Keane’s letter book is also part of recent and important developments in the study of the Atlantic world. First, and most importantly, Quintanilla frames Keane's correspondence as a way to better understand Irish involvement in Britain's colonial enterprises and transatlantic trade. In doing so, he contributes significantly to what historians Louis M. Cullen, Nini Rodgers, and Craig Bailey have all demonstrated in their work on the relationships between Ireland and the West Indies via the transatlantic slave trade.[1] Similarly, Quintanilla builds off Thomas Truxes's pioneering work in Irish-American Trade 1660-1783 (1988), which was an important pivot in our understanding of the transatlantic trade between Ireland and the West Indies, as well as Jonathan Wright's more recent An Ulster Slave Owner in the Revolutionary Atlantic (2019) that explores the life of the Belfast merchant John Black as a slave owner in Trinidad. All of these works enable Quintanilla to place Keane's letter book within the context of British transatlantic commerce, slavery, and empire. This publication is also a welcome addition to the secondary literature on St. Vincent, which, judging by the bibliography at the end of the volume, is currently quite limited. With all of that said, other comparative work on the Irish experience in the Caribbean, such as that of Natalie Zacek on the Leeward Islands, might have been beneficial for Quintanilla.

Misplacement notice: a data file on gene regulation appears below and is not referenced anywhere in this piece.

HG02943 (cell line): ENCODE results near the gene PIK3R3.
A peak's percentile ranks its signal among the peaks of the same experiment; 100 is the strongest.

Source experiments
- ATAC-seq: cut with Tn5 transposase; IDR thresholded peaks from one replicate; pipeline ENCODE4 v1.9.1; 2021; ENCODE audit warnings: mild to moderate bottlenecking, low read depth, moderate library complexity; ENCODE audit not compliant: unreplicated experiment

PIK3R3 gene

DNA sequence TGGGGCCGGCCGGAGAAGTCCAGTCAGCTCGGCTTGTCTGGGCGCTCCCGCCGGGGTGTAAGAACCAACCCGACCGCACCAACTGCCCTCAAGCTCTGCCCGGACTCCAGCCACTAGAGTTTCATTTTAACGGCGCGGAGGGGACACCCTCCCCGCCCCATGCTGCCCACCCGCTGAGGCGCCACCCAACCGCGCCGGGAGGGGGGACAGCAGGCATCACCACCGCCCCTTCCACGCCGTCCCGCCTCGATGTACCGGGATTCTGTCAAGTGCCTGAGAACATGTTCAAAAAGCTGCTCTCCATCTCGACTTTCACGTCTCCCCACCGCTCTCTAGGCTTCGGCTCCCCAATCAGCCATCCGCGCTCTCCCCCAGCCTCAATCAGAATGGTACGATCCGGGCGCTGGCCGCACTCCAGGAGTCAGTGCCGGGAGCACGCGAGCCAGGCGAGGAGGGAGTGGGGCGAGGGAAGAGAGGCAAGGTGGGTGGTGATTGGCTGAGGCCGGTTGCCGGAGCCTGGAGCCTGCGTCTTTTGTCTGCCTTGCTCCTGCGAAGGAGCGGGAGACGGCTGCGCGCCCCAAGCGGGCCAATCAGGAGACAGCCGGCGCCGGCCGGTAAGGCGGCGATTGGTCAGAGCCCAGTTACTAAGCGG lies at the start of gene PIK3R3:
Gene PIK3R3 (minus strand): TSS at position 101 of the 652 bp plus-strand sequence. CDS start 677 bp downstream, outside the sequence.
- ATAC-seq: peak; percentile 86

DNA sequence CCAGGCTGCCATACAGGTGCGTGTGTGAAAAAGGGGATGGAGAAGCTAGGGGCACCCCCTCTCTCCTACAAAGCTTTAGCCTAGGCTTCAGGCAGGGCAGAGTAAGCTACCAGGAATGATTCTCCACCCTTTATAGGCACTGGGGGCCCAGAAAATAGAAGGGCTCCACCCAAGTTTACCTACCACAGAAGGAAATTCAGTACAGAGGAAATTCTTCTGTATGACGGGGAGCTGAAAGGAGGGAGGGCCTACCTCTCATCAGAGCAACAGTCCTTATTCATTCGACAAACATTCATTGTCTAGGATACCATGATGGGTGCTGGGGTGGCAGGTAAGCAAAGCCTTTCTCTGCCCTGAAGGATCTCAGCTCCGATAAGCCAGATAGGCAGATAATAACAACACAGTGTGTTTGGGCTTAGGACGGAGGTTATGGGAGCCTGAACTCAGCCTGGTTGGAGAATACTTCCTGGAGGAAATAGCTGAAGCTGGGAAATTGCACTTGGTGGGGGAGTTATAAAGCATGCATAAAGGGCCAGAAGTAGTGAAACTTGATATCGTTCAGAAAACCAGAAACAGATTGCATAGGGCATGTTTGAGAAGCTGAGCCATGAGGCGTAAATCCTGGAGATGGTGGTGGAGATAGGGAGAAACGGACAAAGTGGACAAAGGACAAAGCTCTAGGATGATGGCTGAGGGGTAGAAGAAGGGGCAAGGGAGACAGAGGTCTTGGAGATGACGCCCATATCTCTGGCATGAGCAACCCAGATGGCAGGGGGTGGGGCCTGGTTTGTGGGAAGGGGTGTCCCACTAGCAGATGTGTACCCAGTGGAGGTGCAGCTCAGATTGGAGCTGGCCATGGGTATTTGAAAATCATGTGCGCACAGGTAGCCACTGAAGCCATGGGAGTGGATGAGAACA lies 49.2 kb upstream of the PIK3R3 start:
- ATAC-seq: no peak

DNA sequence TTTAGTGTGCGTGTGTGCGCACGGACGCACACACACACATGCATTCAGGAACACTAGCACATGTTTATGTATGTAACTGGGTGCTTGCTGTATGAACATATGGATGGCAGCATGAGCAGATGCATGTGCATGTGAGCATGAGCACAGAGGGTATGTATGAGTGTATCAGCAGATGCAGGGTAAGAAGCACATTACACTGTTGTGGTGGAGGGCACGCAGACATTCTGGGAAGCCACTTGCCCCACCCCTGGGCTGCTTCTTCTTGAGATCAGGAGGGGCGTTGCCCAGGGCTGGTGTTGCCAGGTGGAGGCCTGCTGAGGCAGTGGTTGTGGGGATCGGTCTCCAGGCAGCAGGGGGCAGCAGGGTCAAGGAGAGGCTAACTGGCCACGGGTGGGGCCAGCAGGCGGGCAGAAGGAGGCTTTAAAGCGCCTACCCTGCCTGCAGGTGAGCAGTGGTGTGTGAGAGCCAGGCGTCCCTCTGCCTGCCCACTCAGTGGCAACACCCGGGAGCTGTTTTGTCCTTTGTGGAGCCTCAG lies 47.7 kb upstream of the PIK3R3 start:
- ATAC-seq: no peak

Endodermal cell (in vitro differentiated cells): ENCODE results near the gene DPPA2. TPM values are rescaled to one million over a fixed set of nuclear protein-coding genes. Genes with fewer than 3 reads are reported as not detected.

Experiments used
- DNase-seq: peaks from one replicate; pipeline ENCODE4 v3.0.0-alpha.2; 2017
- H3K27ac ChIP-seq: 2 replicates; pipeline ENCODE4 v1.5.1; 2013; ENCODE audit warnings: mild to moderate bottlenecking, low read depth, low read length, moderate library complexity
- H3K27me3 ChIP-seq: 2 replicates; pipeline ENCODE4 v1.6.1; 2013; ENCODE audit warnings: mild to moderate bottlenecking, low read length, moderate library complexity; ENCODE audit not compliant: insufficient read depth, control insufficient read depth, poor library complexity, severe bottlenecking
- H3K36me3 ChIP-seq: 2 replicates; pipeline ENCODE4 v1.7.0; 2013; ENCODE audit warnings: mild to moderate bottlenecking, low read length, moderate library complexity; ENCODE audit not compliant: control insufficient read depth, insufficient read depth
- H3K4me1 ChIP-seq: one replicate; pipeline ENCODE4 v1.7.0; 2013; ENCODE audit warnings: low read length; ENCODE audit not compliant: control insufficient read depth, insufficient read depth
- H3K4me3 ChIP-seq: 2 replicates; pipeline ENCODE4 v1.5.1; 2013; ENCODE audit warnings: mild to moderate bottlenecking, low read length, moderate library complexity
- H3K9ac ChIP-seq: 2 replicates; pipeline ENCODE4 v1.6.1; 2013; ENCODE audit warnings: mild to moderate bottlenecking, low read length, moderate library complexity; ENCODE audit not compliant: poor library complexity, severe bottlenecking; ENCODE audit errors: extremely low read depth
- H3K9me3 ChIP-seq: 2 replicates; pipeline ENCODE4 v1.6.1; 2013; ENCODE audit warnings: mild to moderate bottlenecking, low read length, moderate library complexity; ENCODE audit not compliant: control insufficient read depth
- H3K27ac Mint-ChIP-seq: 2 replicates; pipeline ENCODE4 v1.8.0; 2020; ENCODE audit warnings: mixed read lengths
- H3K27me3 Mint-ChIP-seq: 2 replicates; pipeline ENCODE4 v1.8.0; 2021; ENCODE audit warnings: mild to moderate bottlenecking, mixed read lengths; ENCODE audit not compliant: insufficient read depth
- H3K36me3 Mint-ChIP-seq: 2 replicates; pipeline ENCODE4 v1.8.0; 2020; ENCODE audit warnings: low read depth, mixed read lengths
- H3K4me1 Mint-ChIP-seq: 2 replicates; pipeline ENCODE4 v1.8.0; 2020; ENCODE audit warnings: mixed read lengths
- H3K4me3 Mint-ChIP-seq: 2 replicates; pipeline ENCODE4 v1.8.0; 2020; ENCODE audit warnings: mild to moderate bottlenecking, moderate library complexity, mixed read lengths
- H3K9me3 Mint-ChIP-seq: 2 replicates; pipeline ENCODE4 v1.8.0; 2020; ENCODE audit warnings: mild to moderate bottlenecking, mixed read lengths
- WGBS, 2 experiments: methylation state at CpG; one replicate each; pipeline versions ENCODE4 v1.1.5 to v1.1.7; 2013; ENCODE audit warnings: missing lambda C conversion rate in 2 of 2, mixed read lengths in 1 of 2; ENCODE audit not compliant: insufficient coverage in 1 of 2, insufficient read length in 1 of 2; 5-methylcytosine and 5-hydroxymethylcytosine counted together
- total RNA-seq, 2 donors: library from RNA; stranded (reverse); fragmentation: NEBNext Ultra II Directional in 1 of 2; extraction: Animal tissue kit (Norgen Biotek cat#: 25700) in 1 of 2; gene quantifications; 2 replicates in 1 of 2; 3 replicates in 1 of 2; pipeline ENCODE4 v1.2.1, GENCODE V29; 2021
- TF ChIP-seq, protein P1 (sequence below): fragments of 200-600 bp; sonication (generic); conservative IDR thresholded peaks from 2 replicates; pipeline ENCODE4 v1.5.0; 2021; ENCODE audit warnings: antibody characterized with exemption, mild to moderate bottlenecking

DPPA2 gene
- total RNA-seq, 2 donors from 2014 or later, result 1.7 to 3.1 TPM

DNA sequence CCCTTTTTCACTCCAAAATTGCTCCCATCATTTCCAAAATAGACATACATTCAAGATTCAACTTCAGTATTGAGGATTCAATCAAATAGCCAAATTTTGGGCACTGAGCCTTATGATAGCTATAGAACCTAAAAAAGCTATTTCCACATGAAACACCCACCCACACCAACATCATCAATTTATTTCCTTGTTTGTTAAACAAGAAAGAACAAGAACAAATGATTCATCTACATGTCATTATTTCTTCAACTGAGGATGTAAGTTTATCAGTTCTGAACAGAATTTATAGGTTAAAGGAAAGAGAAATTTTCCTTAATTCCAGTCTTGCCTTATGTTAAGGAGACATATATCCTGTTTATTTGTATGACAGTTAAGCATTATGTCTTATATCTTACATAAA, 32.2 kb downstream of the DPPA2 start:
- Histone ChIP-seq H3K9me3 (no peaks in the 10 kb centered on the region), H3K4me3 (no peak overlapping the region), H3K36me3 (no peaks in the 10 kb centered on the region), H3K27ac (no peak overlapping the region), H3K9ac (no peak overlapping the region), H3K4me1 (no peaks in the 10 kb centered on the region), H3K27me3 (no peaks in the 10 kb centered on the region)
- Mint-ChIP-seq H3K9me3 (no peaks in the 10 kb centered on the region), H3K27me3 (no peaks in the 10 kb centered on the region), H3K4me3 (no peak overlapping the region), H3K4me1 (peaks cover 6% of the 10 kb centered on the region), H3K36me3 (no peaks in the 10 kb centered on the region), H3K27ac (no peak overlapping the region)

As for the letters themselves, Keane wrote extensively about the mechanics of the Irish trade with the West Indies. He sent goods and gifts to England and Ireland, received instructions for the plantations he supervised and paid his creditors, and described the contours of the transatlantic slave trade. At this point in history, St. Vincent was an underdeveloped island that had been disputed between Britain and France for almost a century. However, Keane had already developed relationships in the region after residing in Barbados for a number of years. Keane's letters further illustrate how important family relations were to his evolution as a transatlantic merchant, particularly the relationship with his brother John, who had first settled on St. Vincent. After John’s death, Michael moved to Kingstown to oversee his brother’s estate and remained there when he saw the opportunity for growth. He then made connections with other Irish merchants in the region such as Samuel Lynch in Nevis and the Greg family in Ireland who had interests on the island of Dominica. The Ireland-West Indies trade thus became the foundation for these relationships across the Atlantic, and one that ultimately involved the trade of slaves, evidenced by Keane's note in April 1789 that he “returned to Mr. Wise his draft of a sale of slaves from Miss Shewcraft in trust of me” (p. 105). Keane soon began to expand his own property holdings with the plantations of Liberty Lodge and Bow-wood in the parish of St. George, which enabled Keane to fulfil his financial obligations to his family and colleagues across the Atlantic.